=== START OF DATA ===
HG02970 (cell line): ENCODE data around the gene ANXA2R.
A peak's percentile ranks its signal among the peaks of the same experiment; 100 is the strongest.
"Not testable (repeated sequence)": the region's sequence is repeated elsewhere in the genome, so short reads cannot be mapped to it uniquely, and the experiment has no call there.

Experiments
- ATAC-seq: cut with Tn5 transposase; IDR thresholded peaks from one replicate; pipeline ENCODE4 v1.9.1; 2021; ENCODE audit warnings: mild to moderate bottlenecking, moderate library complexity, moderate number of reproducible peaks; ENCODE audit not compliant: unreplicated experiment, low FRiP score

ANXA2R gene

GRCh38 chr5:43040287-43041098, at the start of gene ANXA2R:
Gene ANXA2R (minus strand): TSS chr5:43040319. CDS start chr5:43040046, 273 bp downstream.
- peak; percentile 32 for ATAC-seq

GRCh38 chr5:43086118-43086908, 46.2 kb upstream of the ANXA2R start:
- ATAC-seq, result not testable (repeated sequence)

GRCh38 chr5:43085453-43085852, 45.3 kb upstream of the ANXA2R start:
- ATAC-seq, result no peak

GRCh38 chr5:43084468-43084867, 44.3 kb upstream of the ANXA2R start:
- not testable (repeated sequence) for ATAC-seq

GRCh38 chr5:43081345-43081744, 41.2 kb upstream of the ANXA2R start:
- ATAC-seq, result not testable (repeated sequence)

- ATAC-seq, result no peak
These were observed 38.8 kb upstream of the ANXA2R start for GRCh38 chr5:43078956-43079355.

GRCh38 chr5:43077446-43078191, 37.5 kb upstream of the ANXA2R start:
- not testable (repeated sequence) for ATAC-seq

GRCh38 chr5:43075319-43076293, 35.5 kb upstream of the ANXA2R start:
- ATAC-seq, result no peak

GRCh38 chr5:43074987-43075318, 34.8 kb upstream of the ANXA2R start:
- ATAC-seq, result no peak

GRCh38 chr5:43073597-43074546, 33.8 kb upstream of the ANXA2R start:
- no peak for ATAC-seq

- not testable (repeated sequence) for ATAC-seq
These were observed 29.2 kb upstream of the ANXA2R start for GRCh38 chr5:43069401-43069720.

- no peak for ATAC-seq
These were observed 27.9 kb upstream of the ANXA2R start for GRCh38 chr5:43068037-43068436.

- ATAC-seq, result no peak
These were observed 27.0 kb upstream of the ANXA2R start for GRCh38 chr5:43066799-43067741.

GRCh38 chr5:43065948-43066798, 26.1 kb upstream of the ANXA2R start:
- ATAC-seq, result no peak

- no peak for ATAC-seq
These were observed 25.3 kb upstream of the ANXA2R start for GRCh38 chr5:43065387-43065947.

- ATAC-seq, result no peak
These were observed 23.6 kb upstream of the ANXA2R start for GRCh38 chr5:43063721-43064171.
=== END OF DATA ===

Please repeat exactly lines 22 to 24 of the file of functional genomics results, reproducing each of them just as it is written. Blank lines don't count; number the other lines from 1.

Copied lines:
GRCh38 chr5:43075319-43076293, 35.5 kb upstream of the ANXA2R start:
- ATAC-seq, result no peak

GRCh38 chr5:43074987-43075318, 34.8 kb upstream of the ANXA2R start: